Quantum computers hold immense potential for revolutionizing information processing, but errors in quantum operations present a significant challenge. To overcome this hurdle, it is crucial to achieve low error rates in entangling quantum operations. A recent breakthrough in neutral-atom arrays, a promising quantum computing platform, has shown the ability to perform two-qubit entangling gates with 99.5% fidelity on up to 60 atoms in parallel, surpassing the threshold for error correction. This achievement paves the way for large-scale implementation of quantum algorithms, error-corrected circuits, and digital simulations.
Understanding the Significance of Low Error Rates
Low error rates are essential for efficient quantum error correction and to unlock the true computational capabilities of quantum devices. Quantum error-correcting thresholds require two-qubit-gate error rates below 1% or fidelities above 99%. Maintaining such low error rates, along with highly parallel control and a high degree of connectivity, is crucial for scaling quantum computers to larger sizes.
Neutral-Atom Arrays: A Promising Quantum Computing Platform
Arrays of neutral atoms have emerged as a promising platform for quantum processing. These arrays offer coherent control over hundreds of qubits and feature a flexible, dynamically reconfigurable architecture. One of the key advantages of this platform is the ability to perform entangling operations between neutral-atom qubits with arbitrary connectivity and in a highly parallel manner. This unique capability enables both large-scale digital simulations and computation with error-corrected qubits.
Achieving High-Fidelity Entangling Gates on Neutral-Atom Quantum Computers
Until recently, achieving high-fidelity entangling operations on larger systems has been a challenge. State-of-the-art platforms had demonstrated fidelities around 97.5%. However, the recent breakthrough in neutral-atom arrays has closed this gap by realizing two-qubit controlled phase (CZ) gates with 99.5% fidelity on up to 60 neutral-atom qubits in parallel. This achievement brings neutral-atom quantum computers on par with other state-of-the-art platforms.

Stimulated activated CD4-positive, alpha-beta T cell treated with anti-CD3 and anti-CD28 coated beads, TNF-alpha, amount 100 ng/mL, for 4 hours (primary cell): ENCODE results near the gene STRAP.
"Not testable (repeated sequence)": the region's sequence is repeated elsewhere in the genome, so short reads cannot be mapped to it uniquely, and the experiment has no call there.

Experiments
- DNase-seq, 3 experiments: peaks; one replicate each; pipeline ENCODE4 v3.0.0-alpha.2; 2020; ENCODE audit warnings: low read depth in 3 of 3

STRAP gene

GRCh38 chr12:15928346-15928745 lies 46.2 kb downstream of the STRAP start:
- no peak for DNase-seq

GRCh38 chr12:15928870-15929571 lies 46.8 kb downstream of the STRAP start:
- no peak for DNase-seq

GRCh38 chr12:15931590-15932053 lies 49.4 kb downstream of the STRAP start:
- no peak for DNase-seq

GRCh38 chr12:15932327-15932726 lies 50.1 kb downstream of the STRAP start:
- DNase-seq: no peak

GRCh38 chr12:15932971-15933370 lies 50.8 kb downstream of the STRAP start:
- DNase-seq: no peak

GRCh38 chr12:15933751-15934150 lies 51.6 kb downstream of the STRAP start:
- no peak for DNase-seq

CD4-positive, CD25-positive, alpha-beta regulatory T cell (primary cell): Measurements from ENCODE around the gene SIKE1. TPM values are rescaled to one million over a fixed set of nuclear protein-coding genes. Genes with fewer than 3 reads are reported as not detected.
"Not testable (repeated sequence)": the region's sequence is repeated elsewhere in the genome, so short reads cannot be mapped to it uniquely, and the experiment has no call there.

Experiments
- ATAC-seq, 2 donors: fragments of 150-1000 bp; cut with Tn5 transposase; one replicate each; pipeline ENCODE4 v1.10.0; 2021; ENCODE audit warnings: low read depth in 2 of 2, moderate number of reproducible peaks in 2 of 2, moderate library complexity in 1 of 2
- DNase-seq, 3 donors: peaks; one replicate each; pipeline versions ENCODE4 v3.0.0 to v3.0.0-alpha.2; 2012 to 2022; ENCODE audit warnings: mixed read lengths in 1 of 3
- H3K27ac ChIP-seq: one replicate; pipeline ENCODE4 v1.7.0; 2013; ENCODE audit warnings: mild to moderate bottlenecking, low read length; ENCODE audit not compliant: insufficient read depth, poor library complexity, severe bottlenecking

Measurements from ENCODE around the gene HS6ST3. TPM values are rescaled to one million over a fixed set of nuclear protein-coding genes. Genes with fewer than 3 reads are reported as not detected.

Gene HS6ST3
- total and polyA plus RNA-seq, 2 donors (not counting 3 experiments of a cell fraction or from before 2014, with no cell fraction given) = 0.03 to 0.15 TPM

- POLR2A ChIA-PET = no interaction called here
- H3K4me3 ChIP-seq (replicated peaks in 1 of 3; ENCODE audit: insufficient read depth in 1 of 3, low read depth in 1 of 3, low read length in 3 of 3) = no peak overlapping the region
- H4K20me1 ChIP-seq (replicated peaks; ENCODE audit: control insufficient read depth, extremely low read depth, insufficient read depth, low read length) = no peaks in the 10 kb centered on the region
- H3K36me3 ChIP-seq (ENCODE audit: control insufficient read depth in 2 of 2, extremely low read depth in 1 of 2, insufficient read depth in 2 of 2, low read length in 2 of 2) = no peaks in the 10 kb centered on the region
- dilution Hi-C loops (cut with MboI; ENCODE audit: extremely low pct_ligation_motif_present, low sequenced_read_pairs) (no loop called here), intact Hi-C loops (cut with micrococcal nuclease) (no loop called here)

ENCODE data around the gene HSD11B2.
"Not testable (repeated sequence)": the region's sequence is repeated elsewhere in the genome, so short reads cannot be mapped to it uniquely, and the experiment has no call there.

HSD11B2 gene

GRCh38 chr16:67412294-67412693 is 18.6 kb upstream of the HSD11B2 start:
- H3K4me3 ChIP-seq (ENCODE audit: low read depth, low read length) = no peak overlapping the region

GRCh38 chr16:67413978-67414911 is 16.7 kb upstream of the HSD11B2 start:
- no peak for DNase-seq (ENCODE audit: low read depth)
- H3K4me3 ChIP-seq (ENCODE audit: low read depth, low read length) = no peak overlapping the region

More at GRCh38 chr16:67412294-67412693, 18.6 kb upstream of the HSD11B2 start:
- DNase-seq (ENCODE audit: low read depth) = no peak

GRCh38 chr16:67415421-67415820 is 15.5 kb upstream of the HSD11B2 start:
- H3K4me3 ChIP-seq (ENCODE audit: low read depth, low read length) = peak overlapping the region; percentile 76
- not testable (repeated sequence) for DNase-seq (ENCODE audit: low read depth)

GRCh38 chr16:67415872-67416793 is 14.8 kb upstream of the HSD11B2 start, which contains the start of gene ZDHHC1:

To achieve this high fidelity, a family of optimal gate schemes based on the Rydberg-blockade mechanism was employed. These schemes are robust to experimental imperfections and spontaneous scattering, which were previously dominant error sources. Additionally, several experimental tools were implemented to overcome other error sources such as atomic temperature effects, miscalibrations, and experimental imperfections.
The Path Ahead: Parallel, High-Fidelity Three-Qubit Entangling Gates
The breakthrough in achieving high-fidelity two-qubit entangling gates on neutral-atom quantum computers has opened up new possibilities for larger-scale quantum operations. The techniques developed can be generalized to entangling operations involving a higher number of qubits. This opens the door to experimentally realizing parallel, high-fidelity, three-qubit entangling gates.
Frequently Asked Questions (FAQ)
Q: Why are low error rates important in quantum computing?
A: Low error rates are crucial for efficient quantum error correction and unlocking the full computational capabilities of quantum devices.
Q: How does neutral-atom quantum computing differ from other platforms?
A: Neutral-atom arrays offer coherent control over hundreds of qubits and feature a flexible, dynamically reconfigurable architecture. They enable entangling operations with arbitrary connectivity and highly parallel processing.
Q: What is the significance of achieving high-fidelity entangling gates on neutral-atom quantum computers?
A: High-fidelity entangling gates enable large-scale implementation of quantum algorithms, error-corrected circuits, and digital simulations. They bring neutral-atom quantum computers on par with other state-of-the-art platforms.
Q: What are the next steps in advancing neutral-atom quantum computing?
A: The techniques developed for high-fidelity two-qubit gates can be extended to realize parallel, high-fidelity, three-qubit entangling gates. This opens up new possibilities for larger-scale quantum operations.
– [Original Article](https://www.nature.com/articles/s41586-021-03670-x)